Egypt: Israel should accept Arab peace initiative
Egypt said on Sunday Arab nations were prepared to negotiate with Israel if Tel Aviv accepts their 2002 peace initiative as a starting point. But Arab states will not amend their initiative, which Israel claims it finds problematic, before Israel makes the first step, Egypt's Foreign Minister Ahmed Aboul Gheit told a news conference.
The initiative offers Israel normal relations with all Arab states in return for withdrawal from land occupied in 1967 and a solution for Palestinian refugees.
U.S. Secretary of State Condoleezza Rice is touring the Middle East and trying to persuade Arab states to make the plan more attractive to the Hebrew state by adding what she calls "active diplomacy" -- seen as code for early contacts with Israelis.
"The initiative is a tool for starting negotiations. It is offered for the Israeli party to take and deal with it so that we can set off in negotiations," the Egyptian minister said. "Of course the Arab side cannot make a proposal then amend it before taking up the matter with the other party. We are waiting for the Israeli side," he added.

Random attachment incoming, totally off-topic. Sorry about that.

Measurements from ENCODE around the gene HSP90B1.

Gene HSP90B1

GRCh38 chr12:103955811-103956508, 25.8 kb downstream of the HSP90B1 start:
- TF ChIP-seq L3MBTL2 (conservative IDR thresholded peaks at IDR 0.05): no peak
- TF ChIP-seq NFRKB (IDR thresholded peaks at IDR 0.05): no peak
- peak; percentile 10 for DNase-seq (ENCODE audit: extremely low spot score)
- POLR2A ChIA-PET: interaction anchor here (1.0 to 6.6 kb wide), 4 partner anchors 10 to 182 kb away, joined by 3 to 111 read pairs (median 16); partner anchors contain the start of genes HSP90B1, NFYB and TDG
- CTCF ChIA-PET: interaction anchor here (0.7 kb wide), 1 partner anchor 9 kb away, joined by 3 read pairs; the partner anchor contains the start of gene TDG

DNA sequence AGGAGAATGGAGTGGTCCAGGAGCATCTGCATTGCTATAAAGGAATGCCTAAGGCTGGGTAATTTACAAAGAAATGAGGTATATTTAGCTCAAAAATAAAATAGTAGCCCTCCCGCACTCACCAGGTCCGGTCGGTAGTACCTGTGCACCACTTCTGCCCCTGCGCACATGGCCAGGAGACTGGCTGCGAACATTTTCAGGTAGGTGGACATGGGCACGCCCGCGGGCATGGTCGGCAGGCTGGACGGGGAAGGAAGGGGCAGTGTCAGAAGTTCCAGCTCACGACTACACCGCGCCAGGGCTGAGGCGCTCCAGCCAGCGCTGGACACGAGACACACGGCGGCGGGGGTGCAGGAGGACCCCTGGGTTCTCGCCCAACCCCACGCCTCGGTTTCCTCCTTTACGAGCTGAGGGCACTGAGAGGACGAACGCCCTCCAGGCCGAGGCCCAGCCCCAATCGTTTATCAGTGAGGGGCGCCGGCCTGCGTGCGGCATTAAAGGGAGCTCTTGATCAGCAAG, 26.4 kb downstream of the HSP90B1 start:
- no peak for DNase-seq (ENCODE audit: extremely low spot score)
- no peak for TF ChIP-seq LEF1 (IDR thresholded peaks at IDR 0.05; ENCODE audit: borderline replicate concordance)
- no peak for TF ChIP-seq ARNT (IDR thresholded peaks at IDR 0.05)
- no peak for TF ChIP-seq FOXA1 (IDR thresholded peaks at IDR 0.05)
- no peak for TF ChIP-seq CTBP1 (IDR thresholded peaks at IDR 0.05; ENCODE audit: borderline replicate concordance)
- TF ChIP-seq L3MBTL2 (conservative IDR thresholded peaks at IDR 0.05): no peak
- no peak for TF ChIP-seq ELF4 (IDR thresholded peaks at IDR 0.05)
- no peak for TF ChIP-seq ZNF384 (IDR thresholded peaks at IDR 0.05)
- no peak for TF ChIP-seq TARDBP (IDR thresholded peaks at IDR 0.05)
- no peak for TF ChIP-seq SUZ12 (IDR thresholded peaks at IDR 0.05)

Rice, speaking at the same news conference, said Washington was not asking the Arabs to change their proposal but Arab states should do everything to help bring about a peace agreement between Israel and the Palestinians. "I have not suggested amendment of the Arab initiative... What I have said is that I hope there will be a way to make it the basis for active diplomacy," she said.
Rice said: "That (the Arab initiative) is a useful step and we talked about how the Arab-Israeli side of this may indeed help to promote ... the establishment of a Palestinian state."
"I would hope that every state will search very deep to see what it can do at this crucial time," she added.